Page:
After leaving Clanwilliam behind, with its then (6 September 2020) overflowing dam, you get onto rocks of the Gariep Supergroup (c.700 Ma), which are very similar to those of the Malmesbury Group. The TMG still occupies the mountainous terrain to the right and to a lesser extent to the left but you eventually come out into a broad plain formed on Vanrhynsdorp/Nama Group sediments (550–530 Ma), mainly shales. However, there are also some lenses of limestone and marble here with a prominent road cutting through one by the Wideou River and a marble quarry to the right and a last lense of limestone in the road cutting just before Vanrhynsdorp. The TMG forms one last spectacular flat-topped mountain looming over Vanrhynsdorp, the Matzikammaberg (see Figure 1 at top of article), before retreating to the right horizon as the northerly extension of the Great Escarpment.

Figure 2. Whaleback Mountains and Granite Koppies

Now comes a fairy flat and boring stretch of road/scenery until you get to about Bitterfontein when more resistant rocks start altering the shape of the landscape. These are schists and then gneisses and granite-gneisses of the Namaqua-Natal Metamorphic Province (2 050–1 000 Ma). You then get into more mountainous country with dome-like “whaleback” scenery formed by ‘onion-skin’ weathering of granitic gneisses, and remnant blocks of rock, often seemingly stacked one on another. This scenery and rock types (Figure 2) extend to and beyond Springbok located some way off to the left of the N7. I can recommend both of the nearby hostelries along the access road to Springbok, Daisy Country Lodge and The Springbok Inn, the latter being my home on this trip but the former on two previous trips. The sites of interest visited on this trip are shown on the Google Earth image in Figure 3 below. Chronologically, I think I unintentionally visited them in reverse order but whatever.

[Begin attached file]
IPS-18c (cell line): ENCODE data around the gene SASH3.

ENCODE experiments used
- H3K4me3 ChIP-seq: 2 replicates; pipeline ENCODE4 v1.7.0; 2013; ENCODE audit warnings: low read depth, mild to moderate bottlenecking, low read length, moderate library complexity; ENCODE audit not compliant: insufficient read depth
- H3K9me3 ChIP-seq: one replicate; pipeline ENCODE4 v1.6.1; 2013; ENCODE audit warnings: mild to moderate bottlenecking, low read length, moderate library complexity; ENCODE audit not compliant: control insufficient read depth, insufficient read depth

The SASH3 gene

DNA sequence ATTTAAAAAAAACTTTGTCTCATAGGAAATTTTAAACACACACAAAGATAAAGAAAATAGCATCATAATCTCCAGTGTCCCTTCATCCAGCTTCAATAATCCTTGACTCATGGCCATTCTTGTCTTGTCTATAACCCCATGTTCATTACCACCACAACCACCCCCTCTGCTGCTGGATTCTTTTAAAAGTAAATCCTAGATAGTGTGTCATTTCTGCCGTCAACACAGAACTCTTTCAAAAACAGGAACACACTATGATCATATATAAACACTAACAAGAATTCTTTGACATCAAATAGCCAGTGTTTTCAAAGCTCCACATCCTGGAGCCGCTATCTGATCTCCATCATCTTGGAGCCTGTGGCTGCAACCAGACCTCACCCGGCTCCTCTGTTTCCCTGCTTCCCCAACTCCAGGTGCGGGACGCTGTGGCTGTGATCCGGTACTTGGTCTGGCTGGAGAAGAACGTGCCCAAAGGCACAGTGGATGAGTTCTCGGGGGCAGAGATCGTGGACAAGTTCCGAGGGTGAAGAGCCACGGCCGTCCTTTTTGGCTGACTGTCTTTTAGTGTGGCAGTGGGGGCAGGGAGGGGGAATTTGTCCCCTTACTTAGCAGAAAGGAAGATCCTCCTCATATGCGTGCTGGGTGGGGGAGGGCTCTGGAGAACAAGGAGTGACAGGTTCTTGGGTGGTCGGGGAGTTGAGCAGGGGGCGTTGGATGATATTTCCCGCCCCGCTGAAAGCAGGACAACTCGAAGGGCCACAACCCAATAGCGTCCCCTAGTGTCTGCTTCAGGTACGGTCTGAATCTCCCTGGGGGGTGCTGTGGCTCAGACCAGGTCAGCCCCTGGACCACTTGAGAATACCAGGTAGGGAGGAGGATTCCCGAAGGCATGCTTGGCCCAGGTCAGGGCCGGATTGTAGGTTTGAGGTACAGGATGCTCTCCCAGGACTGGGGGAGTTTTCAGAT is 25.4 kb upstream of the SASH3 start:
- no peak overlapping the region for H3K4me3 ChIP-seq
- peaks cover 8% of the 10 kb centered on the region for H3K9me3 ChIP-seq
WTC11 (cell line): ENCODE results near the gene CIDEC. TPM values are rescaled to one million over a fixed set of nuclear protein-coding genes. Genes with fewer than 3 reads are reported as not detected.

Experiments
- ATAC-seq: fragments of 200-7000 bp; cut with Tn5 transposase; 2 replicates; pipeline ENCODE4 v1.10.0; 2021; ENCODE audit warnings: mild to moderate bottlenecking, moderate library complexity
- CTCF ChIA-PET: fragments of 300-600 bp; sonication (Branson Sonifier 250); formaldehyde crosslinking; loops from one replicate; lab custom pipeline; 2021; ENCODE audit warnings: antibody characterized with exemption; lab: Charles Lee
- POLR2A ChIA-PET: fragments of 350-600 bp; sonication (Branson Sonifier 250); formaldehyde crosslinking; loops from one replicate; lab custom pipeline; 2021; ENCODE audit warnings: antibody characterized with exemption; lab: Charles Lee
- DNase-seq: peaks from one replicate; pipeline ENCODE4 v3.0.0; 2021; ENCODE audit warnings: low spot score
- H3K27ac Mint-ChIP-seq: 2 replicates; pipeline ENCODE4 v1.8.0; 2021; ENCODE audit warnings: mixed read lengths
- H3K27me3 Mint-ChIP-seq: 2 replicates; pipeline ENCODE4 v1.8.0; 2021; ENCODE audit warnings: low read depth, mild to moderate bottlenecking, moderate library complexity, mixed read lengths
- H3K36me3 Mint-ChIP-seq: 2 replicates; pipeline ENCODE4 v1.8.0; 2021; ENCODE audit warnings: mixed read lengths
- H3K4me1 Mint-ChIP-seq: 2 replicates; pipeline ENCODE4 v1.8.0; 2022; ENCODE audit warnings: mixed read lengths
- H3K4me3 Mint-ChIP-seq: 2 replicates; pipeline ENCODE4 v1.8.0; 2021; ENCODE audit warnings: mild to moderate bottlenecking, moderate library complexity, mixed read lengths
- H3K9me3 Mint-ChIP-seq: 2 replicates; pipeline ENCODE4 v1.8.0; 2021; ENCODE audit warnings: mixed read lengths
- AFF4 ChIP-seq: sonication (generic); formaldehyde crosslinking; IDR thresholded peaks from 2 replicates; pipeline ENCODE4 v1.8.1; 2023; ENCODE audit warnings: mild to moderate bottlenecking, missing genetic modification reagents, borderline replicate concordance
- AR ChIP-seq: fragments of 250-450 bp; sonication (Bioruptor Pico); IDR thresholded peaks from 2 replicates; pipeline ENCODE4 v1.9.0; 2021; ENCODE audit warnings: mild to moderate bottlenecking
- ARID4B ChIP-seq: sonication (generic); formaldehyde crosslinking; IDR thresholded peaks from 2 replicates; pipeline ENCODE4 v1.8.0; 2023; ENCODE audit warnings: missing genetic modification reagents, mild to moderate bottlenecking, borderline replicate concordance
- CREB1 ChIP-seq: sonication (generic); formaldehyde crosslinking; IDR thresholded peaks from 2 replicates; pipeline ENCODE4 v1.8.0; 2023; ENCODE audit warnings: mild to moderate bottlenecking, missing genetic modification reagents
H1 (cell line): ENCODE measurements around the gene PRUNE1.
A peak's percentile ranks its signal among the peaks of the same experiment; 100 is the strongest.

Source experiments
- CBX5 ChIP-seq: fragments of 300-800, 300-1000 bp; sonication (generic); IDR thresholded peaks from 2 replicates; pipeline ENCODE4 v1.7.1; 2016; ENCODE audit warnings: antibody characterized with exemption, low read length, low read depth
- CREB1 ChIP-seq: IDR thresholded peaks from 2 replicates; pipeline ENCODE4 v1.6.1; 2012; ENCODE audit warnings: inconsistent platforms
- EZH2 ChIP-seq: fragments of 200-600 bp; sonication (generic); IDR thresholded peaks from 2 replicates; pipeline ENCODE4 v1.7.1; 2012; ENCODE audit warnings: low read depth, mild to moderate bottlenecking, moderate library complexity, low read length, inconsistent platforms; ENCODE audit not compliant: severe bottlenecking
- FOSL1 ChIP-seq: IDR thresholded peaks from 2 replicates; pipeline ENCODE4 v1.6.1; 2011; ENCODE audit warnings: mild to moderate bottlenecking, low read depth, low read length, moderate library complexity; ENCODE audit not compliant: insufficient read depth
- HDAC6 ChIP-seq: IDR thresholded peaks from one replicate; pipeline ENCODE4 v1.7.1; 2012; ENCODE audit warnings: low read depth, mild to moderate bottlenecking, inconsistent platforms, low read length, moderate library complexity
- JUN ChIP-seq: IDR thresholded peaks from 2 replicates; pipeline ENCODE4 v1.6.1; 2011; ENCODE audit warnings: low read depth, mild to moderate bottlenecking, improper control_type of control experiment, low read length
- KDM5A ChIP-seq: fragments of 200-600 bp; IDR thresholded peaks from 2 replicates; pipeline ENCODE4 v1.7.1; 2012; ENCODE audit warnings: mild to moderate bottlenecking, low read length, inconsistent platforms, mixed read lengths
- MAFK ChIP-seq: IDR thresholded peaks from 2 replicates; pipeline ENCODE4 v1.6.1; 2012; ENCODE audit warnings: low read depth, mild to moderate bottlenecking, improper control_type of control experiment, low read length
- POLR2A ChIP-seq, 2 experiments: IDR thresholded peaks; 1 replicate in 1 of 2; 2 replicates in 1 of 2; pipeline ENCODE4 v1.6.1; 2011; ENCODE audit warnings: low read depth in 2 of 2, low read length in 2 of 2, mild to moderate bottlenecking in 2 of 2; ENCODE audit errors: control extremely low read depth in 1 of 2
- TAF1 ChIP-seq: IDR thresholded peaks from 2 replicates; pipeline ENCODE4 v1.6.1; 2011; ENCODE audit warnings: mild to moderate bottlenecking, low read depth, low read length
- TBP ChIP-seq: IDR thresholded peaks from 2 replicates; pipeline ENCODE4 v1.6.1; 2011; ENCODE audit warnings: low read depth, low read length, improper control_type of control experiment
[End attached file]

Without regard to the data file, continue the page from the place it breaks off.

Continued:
Copper Mineralisation and Mining

Before doing a quick geo-tour of the area some background on the copper mineralisation and mining, which may be old-hat to many. The copper mineralisation is hosted in noritoid rocks of the Koperberg Suite (c.1 160 Ma) which have been intruded into the granites and gneisses in irregular lenses. These intrusions are often associated with so-called ‘steep structures’ where the fabric of the granite-gneiss steepens on both sides, becoming near-vertical in the centre (Figure 4). There are about 1 700 of these intrusives in the area. A piece of the mineralised norite is shown in Figure 5 with chalcopyrite in patches and veins. The oxidised parts of the ore bodies are characterised by green and blue films and patches of copper oxides, as seen extensively at the Blue Mine and van der Stel shafts (Figure 6). Approximately 2 million tonnes of copper worth about R130 billion in today’s money were mined from about 32 concession areas in the period 1852–2004. This was the first commercial mining to take place in South Africa and as with many mining areas, included boom and bust periods.

Figure 4. Steep structure

Figure 5. Noritoid with chalcopyrite

Figure 6. Noritoid with copperoxides